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How Break-Ups Can Affect Parenting

Sad looking siblings with arguing parents behind themHow many people do you know who have children who willingly admit that they are not good parents?
Let’s face it, we all want to think that we are good parents, even when we sometimes are aware that we need to be better for our children’s sake.
But parenting is a difficult task and sometimes, in fact often when you have experienced a break up, it’s really hard to remain focussed and put your child/rens needs first on a consistent basis.
The nature of break-ups is such that you can’t help but lose your footing for a while, making you stumble and fall. Frequently it means that you stay on the ground for a while or get up on shaky, unsteady legs.
You can think of a break-up, being akin to living on a stable, secure piece of land, one day and the next falling between the cracks that have opened up a massive fissure at the base of exactly where you used to live.
From that moment on all the things that you used to be able to take for granted are no longer possible. What was has passed and now you’re going to have to deal with and become accustomed to a new way of life.
But before you try to become accustomed to a new life you’re going to have to cope with the feelings left over from your earlier or recent relationship.
This is rarely easy and takes a lot of time, effort and energy.
Some people try to pretend that they don’t have any feelings for or about their previous partner and think they can simply move on to pastures new, but in time realise that it doesn’t quite work that way and especially if you’ve got children together.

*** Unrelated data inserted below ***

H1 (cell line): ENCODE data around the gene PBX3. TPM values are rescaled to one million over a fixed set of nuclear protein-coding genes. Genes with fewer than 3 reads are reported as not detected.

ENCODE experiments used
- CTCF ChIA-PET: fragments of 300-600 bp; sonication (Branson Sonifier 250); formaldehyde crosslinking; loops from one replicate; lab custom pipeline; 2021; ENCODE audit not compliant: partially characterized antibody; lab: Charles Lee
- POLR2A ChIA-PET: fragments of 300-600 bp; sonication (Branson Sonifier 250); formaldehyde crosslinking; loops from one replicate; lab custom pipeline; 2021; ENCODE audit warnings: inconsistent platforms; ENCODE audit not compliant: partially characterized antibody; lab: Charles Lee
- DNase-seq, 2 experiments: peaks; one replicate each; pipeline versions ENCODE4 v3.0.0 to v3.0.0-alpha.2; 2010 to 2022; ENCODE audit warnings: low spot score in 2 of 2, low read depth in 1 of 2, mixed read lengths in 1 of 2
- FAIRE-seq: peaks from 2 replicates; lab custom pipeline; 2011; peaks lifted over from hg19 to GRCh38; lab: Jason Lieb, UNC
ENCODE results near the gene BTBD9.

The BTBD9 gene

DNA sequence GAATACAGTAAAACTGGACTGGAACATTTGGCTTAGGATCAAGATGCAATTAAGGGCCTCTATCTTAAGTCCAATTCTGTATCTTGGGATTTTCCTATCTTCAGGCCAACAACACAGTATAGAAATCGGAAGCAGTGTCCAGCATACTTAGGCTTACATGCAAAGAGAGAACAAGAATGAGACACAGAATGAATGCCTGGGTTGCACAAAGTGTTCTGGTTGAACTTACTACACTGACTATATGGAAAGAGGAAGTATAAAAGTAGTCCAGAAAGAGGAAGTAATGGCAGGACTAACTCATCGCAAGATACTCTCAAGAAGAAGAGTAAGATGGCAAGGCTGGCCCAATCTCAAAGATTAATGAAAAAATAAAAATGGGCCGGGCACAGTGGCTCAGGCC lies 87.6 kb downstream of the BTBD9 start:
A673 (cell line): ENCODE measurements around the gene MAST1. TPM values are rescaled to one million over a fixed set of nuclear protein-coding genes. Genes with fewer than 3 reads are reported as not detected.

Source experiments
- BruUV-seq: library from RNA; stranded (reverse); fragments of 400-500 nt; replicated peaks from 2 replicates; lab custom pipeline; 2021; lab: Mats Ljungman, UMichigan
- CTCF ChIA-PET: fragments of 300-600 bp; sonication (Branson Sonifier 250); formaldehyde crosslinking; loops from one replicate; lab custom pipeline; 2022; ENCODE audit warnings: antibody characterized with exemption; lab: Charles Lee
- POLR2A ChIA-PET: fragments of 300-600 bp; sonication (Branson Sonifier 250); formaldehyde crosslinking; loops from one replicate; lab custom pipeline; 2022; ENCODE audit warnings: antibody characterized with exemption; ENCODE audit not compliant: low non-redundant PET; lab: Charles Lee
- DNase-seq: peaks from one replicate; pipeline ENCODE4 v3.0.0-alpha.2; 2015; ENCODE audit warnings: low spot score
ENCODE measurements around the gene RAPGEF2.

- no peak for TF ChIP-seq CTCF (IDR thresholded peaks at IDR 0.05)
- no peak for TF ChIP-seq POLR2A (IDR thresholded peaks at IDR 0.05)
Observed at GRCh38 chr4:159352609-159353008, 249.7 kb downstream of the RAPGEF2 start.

There really is a lot to think about when you come out of a relationship and one of the most crucial things to take enough time to consider is how your child/ren feel about, understand and are adjusting to their parents break-up.
So at a time when you might naturally be inclined to think about your wants needs and feelings, you’re going to have to spend a lot of time thinking about where your child/ren are at
You’re going to have to keep at the forefront of your thoughts that your children are just that and are not able to shut off their feelings about one or both of their parents, or make sense of what’s happened the way adults can.
You have to realise that for children, you and their other parent have provided them with a way of life that has become their norm – that you both as parents are not only their introduction to life, you are their example of the way life should be. To say that children look up to their parents is really a massive understatement.
So when your relationship comes to an end, for your children it can feel like their whole world has ended.